At first I didn't know what had made me buy this oil painting. He looks quite kindly, but he's not exactly Johnny Depp (or Benedict Cumberbatch, depending on your taste). He didn't cost me much - the lovely Georgian frame alone was worth the price.
The Reverend B. Richardson - when I got home his name rang a bell. I'd recently read Simon Winchester's excellent book, "The Map That Changed The World" which tells the story of William "Strata" Smith, 1769 to 1839, a surveyor with a bright and enquiring mind but only a rudimentary education, who became fascinated by the fossils he found in different layers of rock, deducing how these might date the strata. When he tried to present his ideas to learned society he was subjected to a snobbish and dismissive attitude. It was in these circumstances that the Reverend Benjamin Richardson (see above), also a keen fossil collector, befriended him and gave him support.
In 1815 Smith published the first geological map of Britain, from which modern maps hardly differ. Smith's life was not easy; at one point he was imprisoned for debt and his wife suffered from recurring mental breakdowns throughout her life. After his experience in the debtors' prison he and his wife lived in Scarborough in Yorkshire for two years, from 1826 to 1828, under the patronage of Sir John Johnstone, a member of the Scarborough Philosophical Society. The Society raised funds to build the Rotunda Museum in the town, to Smith's design. You can visit this wonderful building and its treasures today.
A few miles down the road from Scarborough is another location which excited Georgian geologically-inclined minds - it is a field behind The Wold Cottage in Wold Newton where a meteorite fell in December 1795.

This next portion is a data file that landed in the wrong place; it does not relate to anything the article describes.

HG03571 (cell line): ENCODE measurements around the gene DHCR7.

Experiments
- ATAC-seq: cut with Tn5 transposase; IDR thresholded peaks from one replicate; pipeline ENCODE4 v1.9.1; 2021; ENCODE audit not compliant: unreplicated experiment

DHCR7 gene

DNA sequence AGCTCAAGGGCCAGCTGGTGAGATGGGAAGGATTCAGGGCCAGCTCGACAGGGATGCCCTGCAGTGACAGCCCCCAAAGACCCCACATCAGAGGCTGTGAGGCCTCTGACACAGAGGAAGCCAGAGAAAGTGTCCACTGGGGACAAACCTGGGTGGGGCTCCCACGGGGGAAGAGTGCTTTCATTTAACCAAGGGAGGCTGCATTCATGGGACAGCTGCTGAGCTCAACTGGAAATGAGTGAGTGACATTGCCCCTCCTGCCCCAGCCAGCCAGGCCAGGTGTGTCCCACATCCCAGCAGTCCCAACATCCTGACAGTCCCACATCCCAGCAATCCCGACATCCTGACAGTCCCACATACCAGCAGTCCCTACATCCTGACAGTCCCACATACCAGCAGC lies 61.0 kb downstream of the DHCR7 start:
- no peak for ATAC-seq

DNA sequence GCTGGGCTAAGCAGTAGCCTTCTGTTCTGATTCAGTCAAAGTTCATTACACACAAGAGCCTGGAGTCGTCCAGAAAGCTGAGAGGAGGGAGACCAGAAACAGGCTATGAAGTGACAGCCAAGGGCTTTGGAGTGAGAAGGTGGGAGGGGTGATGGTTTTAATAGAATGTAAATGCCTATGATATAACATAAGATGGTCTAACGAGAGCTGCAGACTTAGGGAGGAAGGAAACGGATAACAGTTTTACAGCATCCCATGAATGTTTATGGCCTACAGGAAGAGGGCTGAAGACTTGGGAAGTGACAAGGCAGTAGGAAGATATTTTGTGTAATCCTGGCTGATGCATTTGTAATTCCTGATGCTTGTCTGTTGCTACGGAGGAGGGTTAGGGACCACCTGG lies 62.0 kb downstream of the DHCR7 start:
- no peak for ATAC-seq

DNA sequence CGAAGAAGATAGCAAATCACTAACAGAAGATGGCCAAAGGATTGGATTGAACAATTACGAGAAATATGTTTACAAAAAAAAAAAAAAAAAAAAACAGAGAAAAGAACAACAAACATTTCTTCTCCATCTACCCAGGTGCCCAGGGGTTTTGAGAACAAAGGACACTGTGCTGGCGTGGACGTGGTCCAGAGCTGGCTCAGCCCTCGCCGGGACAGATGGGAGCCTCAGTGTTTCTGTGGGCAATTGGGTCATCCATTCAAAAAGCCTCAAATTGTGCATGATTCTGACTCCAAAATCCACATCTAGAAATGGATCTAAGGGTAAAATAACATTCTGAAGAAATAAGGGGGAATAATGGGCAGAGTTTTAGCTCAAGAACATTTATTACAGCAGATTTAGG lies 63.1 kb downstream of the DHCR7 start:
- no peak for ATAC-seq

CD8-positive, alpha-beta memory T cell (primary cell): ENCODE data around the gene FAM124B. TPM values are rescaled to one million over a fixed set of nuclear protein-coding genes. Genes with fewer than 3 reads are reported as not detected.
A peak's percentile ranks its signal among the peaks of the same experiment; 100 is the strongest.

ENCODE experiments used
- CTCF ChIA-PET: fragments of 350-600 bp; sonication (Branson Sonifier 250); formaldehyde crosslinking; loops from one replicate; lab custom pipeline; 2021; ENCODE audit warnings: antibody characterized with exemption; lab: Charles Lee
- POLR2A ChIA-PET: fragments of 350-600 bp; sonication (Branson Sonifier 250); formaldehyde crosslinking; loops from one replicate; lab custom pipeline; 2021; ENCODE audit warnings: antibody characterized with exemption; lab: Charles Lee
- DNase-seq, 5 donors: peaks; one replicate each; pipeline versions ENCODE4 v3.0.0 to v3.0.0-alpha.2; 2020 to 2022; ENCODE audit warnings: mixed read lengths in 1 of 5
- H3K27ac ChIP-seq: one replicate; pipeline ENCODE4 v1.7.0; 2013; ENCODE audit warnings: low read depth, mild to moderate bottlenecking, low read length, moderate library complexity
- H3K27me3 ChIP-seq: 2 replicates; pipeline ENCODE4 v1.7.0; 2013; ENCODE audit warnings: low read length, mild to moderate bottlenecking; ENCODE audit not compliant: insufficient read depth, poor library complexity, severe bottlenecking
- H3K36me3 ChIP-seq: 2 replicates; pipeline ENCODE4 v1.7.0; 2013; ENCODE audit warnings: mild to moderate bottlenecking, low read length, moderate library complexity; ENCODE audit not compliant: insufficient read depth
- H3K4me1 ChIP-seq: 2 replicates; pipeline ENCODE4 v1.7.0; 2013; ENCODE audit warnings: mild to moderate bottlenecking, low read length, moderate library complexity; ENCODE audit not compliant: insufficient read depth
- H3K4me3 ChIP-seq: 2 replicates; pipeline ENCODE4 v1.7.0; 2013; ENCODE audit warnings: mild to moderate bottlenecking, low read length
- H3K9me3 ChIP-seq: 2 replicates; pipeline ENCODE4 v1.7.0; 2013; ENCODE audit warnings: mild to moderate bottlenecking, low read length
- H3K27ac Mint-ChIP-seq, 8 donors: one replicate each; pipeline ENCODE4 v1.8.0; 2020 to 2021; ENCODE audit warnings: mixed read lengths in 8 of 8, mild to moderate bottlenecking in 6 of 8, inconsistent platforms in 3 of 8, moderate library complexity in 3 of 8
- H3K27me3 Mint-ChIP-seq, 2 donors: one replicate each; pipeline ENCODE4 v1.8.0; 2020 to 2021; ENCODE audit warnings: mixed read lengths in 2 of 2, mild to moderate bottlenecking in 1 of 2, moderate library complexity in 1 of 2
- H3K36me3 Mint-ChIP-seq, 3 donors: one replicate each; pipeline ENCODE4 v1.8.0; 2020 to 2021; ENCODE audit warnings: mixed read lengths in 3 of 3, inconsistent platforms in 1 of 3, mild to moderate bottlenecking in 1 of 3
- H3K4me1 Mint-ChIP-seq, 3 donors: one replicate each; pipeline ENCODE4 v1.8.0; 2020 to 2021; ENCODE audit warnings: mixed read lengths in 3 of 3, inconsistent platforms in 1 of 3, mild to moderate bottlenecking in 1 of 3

More importantly, it was witnessed falling from the heavens - at the end of the 18th century there was great controversy over the origins of these "stones from the sky". Many did not believe this phenomenon was possible, a French scholar Guillaume Deluc describing it as "a peasant's fable". On this occasion, in Wold Newton, one of the peasants who actually saw and heard the meteorite was George Sawdon, a carpenter - and Mr N's many times great grandfather.
Here is his evidence...
"George Sawdon, carpenter, above mentioned, deposes he was walking with James Watson at the time, heard noises in the air like the reports of a pistol, and was about 50 yards from the place when the rock fell; was certain that there was no lightning at the time. Went up to the spot, and there saw the stone sticking in the chalk which the above John Shipley saw fall. Helped to dig it out, and assisted in weighing it in Merlin's balance - weight about 56 lb. It smelt very strongly of sulphur on being dug up.
(Signed) George Sawdon."
Besides the three who saw the meteorite fall, other locals heard the loud noise and felt the vibrations it created. The event proved to be instrumental in the acceptance of the fact that stones did indeed fall from the sky and this one is the earliest surviving example seen to land in the UK. You can see it yourself in the Natural History Museum - it looks like this...
A monument was built on the spot where the meteorite fell.
It is on private property, but we have sometimes glimpsed it across the fields as we search for rare objects of a different kind.